- Magnified view for finer edits
- Pre-defined crop ratios
As a workaround, other image editing apps can be used to take up the slack, but it would be more convenient to have everything available in a single app without the need to export/import images.
Additional functionality which would be nice to see:
- Cloning & healing
- Colour correction
- Curves adjustment – localised and image-wide
- Export in non-lossy file formats
- Batch processing
- User defined presets
Whilst additional features might increase development costs and push Snapseed into a different target market, there’s nothing to prevent Nik Software releasing a ‘pro’ version to better cater for the professional or more demanding photographer. At £2.99, the app is good value for money and I would be happy to pay the same amount again for the above additional functionality.
Overall, Snapseed is an excellent image editing app for the iPad and sets a new standard by which future apps can be compared against.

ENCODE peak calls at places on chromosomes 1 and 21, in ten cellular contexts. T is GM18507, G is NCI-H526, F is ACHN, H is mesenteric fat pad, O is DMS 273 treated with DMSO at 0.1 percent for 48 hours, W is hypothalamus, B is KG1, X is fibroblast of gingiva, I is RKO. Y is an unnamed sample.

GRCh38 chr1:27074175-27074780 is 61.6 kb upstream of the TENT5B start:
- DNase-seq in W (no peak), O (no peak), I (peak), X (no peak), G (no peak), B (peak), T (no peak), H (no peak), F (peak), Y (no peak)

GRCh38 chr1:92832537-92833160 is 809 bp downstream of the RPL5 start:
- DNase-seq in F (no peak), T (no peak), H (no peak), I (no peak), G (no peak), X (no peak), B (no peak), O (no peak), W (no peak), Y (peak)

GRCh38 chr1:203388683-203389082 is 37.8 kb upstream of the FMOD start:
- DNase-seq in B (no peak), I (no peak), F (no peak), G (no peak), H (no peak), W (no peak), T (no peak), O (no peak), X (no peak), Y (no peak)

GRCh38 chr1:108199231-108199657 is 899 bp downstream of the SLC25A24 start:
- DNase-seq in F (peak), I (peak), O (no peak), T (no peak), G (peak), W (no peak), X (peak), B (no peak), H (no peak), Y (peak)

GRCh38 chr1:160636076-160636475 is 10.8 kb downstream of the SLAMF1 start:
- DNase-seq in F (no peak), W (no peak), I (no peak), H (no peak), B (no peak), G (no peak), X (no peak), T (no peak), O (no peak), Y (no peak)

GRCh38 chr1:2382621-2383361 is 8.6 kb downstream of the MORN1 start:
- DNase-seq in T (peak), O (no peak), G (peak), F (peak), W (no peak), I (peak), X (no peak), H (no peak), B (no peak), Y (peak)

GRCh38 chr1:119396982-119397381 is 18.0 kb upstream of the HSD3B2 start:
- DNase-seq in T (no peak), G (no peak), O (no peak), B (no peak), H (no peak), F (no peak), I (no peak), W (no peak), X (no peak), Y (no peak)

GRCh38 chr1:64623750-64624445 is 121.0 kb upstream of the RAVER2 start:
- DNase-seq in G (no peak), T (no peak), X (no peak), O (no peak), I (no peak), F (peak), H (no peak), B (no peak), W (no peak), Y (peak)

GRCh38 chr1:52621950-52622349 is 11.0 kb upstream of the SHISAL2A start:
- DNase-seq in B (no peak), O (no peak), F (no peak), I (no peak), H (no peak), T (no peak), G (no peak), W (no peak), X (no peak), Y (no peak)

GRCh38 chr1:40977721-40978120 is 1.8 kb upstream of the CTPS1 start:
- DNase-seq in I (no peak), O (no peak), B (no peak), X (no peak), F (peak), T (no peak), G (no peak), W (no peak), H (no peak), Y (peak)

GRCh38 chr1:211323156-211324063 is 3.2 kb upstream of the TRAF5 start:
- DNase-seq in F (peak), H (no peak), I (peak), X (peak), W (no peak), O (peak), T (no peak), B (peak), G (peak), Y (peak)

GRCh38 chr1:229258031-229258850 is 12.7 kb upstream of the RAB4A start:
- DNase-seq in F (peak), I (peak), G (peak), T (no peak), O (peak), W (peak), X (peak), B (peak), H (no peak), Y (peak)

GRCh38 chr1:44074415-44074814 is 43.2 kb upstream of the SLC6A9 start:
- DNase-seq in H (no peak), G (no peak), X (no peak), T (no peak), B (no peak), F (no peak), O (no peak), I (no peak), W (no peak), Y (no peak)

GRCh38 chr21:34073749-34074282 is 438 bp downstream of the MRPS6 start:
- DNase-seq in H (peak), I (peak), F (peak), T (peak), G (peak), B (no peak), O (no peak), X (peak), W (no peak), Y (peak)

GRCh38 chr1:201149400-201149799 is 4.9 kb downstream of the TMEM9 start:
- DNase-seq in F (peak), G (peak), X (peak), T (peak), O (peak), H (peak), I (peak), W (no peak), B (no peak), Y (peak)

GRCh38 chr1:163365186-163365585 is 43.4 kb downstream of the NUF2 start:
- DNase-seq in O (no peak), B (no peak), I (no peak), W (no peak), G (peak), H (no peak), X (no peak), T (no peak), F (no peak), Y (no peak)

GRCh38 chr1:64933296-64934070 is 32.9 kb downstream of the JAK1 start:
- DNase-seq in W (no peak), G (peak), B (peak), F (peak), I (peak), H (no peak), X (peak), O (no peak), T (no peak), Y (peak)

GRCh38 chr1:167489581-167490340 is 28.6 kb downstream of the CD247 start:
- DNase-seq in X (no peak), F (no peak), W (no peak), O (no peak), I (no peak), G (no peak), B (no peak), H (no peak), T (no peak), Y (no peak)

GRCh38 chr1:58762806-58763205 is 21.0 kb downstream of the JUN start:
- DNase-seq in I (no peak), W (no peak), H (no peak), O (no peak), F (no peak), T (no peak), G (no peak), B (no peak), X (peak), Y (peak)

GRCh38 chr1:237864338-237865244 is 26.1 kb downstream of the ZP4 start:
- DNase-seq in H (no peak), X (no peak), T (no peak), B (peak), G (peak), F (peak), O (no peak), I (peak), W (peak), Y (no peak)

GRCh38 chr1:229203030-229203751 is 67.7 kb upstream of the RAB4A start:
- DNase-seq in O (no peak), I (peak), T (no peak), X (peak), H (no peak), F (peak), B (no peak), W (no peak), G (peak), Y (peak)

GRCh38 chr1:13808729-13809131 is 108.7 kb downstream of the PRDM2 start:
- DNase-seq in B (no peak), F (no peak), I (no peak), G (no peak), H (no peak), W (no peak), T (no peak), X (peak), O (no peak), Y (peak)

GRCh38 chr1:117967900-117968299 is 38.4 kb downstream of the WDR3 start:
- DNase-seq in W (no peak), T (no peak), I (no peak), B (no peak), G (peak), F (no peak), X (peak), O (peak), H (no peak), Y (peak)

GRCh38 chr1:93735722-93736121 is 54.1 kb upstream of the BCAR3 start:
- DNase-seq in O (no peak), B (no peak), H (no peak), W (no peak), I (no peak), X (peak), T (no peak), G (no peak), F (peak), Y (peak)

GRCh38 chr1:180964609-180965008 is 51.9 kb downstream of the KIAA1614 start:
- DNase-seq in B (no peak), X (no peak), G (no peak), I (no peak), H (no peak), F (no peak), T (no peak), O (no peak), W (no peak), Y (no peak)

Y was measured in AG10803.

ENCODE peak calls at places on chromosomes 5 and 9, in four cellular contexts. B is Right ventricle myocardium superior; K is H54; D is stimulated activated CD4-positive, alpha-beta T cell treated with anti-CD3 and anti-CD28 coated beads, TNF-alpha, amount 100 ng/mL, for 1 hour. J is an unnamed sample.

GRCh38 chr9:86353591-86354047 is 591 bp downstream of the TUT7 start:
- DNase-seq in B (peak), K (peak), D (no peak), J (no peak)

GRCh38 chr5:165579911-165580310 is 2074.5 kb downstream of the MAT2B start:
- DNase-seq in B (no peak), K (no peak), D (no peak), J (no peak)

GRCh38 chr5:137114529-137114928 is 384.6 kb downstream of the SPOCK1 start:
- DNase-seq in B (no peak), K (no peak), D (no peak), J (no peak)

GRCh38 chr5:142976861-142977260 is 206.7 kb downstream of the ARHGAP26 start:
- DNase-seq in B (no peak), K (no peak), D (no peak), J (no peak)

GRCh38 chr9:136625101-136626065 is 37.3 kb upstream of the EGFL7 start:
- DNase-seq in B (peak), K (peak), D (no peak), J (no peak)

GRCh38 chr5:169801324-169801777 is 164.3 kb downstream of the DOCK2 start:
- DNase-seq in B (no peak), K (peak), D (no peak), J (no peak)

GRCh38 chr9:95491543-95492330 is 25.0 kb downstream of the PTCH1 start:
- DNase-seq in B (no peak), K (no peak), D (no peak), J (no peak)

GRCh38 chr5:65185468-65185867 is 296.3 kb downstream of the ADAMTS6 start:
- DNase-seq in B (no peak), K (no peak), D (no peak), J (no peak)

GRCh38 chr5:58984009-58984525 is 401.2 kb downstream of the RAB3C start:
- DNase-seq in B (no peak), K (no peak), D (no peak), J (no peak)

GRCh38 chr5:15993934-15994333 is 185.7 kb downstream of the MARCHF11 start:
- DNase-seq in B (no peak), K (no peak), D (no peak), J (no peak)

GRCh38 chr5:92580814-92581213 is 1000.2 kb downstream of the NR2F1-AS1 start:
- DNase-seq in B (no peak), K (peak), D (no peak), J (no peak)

It’s a promising sign that development of image editing apps on the iPad (and perhaps other mobile platforms) hasn’t plateaued, but is progressing towards satisfying the demands of those who want to have more control over their image editing. Nik Software have demonstrated this quite clearly with Snapseed which I feel is an evolutionary step forward in iPad based image editing.
Version 1.1.0 has been released to the iTunes app store. The main benefits include supports for RAW images transferred with the Camera Connector kit and the preservation of EXIF data upon saving.
The photo I edited in the screenshots was shot on a Panasonic Lumix GF1 and imported onto my iPad using the camera connection kit.
Snapseed can be downloaded from the iTunes app store.